Steptoe Lives Formed to Commemorate Vanishing African-American Neighborhood Near Westport
After the Civil War, the Steptoe neighborhood just south of Westport filled up with freed slaves who were allowed to own and rent property in this area. This photo from 1940 shows some of the homes between Summit and Wornall from W. 43rd to W. 44th Streets that made up Steptoe. While all but a handful of homes have now been destroyed, a new group called Steptoe Lives is working on ways to commemorate the neighborhood and its rich history.
Learn more about the history of Steptoe HERE.
Although most of the buildings in Midtown Kansas City’s former African American Steptoe neighborhood have been demolished, a newly-formed coalition of groups has come together to keep its memory alive.
The Steptoe Lives coalition is concerned about Steptoe’s vanishing history on the heels of the recent demolition of several more of its homes. The Steptoe neighborhood centered around 43rd Street Terrace and Pennsylvania Avenue just south of Westport. After the Civil War, it became a unique place in Kansas City where former slaves could live and buy property. A 1925 map of the area show about 80 structures in Steptoe, bounded by Broadway and Summit Street between W. 43rd and W. 44th. In addition to modest family homes, the neighborhood included two churches and the Penn School that served its residents.
The late local historian Joelouis Mattox began the effort to gather the legacy of the neighborhood almost two decades ago, and a documentary including interviews with former residents was filmed.
Today, less than a dozen structures remain. They have been replaced by the expansion of St. Luke’s Health Center, the retirement community Bishop Spencer Place, apartment buildings and parking lots. In June 2022, three more Steptoe buildings were demolished to make way for a surface parking lot and a few days later, another home was razed, creating new concern that the physical reminders of the area are being lost.
See HKC Letter HERE.
Steptoe Lives, which includes the Plaza Westport Neighborhood Association, Historic Kansas City, the Westport Presbyterian Church, the St. James Missionary Baptist Church, the Santa Fe Neighborhood Council and other individuals, is made up of people who lived in Steptoe, have ties to it, live in the neighborhood today, and others interested in keeping its memory alive.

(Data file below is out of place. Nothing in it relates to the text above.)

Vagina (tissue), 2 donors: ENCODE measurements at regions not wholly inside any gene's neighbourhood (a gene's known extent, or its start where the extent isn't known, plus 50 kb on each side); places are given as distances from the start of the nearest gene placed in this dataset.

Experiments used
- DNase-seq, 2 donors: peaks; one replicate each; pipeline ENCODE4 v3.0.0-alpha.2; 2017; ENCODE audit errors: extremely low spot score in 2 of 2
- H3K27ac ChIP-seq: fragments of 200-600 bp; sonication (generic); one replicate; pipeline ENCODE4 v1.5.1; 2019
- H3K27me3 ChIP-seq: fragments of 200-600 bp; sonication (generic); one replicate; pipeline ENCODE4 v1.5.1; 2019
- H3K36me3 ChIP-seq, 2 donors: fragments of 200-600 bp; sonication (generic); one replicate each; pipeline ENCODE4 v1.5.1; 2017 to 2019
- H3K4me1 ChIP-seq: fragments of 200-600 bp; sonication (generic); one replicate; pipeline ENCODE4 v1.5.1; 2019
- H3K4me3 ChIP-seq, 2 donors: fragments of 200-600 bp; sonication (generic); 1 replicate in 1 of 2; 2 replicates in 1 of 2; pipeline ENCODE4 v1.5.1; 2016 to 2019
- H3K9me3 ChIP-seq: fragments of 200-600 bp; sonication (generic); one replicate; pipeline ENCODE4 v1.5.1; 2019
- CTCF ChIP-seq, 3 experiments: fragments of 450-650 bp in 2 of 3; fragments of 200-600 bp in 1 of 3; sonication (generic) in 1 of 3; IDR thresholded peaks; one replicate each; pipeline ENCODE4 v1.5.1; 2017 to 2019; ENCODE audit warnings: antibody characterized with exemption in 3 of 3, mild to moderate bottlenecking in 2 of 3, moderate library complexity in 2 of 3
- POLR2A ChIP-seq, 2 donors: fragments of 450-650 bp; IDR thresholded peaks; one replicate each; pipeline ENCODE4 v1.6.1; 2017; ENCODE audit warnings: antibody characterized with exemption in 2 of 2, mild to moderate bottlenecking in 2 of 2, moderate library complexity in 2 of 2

Recognizing that there have been multiple attempts over the past several decades to document Steptoe history, Steptoe Lives says it wants to tie up the loose ends in documenting the neighborhood’s history and ensure there are tools to keep Steptoe’s story alive in the future.
Steptoe Lives has identified a number of short-term goals including: requesting that the city return W. 43rd Street Terrace to its original name, Steptoe; replacing markers that once pointed out the former location of the Penn School, the first school west of the Mississippi built for the express purpose of educating Black children; and creating physical historical markers to broaden awareness of Steptoe.
The Kansas City Historic Preservation Office has begun conducting a survey of Steptoe to see if it would qualify as a historic district.
One of the action steps identified by Steptoe Lives was to rename W. 43rd Terrace, from Jefferson Street, on the west, to Washington Street, on the east, to Steptoe Street which is the name that street bore when platted in 1857 as a part of Pate’s Addition, but Ordinance No. 3083, passed by the City Council on April 3,1933, took away that name as a part of a standardization of street names to numbered streets.
Ordinance No. 230029 authorizing the renaming of W. 43rd Terrace to Steptoe was introduced and was sponsored by Councilmembers Shields and Bunch. It was approved by the City Council on January 18
Renaming this portion of W. 43rd Terrace, from Jefferson to Washington, is not merely an “honorary” designation that can quickly vanish, but an actual renaming of the street, with those changes being made on official maps of the City.
Statements of support for the street renaming were provided by the St. James Missionary Baptist Church, Plaza Westport Neighborhood, Parkway Towers, St Luke’s Health System, and Historic Kansas City.
Watch the public hearing HERE. (first 24 minutes)
See Ordinance No. 230029 HERE.
Church Founded by Former Slaves Celebrates 152 Year Anniversary
Photo courtesy Kansas City Public Library, Missouri Valley Special Collections.